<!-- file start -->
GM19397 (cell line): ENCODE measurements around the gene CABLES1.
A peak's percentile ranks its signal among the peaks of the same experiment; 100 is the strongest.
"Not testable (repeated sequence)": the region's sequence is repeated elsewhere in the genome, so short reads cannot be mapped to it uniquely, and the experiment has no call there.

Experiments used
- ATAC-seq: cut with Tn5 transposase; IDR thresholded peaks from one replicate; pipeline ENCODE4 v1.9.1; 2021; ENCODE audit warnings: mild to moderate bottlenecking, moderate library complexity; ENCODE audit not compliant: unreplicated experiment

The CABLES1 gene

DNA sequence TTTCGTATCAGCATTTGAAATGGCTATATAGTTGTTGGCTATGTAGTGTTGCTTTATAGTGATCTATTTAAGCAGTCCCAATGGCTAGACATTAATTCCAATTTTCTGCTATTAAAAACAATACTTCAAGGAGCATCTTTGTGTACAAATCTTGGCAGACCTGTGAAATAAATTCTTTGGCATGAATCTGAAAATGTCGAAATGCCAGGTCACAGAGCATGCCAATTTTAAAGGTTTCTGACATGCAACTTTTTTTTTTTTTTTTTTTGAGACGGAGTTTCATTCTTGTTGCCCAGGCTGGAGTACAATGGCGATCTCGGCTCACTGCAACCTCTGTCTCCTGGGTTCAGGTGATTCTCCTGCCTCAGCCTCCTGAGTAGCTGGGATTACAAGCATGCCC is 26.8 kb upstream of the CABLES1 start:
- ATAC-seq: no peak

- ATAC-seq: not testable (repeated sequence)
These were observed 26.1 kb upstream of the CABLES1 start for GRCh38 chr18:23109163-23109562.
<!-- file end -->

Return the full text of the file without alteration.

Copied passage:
GM19397 (cell line): ENCODE measurements around the gene CABLES1.
A peak's percentile ranks its signal among the peaks of the same experiment; 100 is the strongest.
"Not testable (repeated sequence)": the region's sequence is repeated elsewhere in the genome, so short reads cannot be mapped to it uniquely, and the experiment has no call there.

Experiments used
- ATAC-seq: cut with Tn5 transposase; IDR thresholded peaks from one replicate; pipeline ENCODE4 v1.9.1; 2021; ENCODE audit warnings: mild to moderate bottlenecking, moderate library complexity; ENCODE audit not compliant: unreplicated experiment

The CABLES1 gene

DNA sequence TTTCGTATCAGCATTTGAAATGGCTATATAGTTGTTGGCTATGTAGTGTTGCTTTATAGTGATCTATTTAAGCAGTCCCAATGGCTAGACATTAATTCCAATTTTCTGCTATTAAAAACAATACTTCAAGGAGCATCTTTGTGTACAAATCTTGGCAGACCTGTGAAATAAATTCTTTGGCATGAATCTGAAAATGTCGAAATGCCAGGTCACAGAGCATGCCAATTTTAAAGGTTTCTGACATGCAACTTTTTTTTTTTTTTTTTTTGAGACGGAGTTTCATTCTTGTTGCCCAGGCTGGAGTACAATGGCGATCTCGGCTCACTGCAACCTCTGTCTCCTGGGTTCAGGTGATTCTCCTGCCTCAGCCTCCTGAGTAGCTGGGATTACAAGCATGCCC is 26.8 kb upstream of the CABLES1 start:
- ATAC-seq: no peak

- ATAC-seq: not testable (repeated sequence)
These were observed 26.1 kb upstream of the CABLES1 start for GRCh38 chr18:23109163-23109562.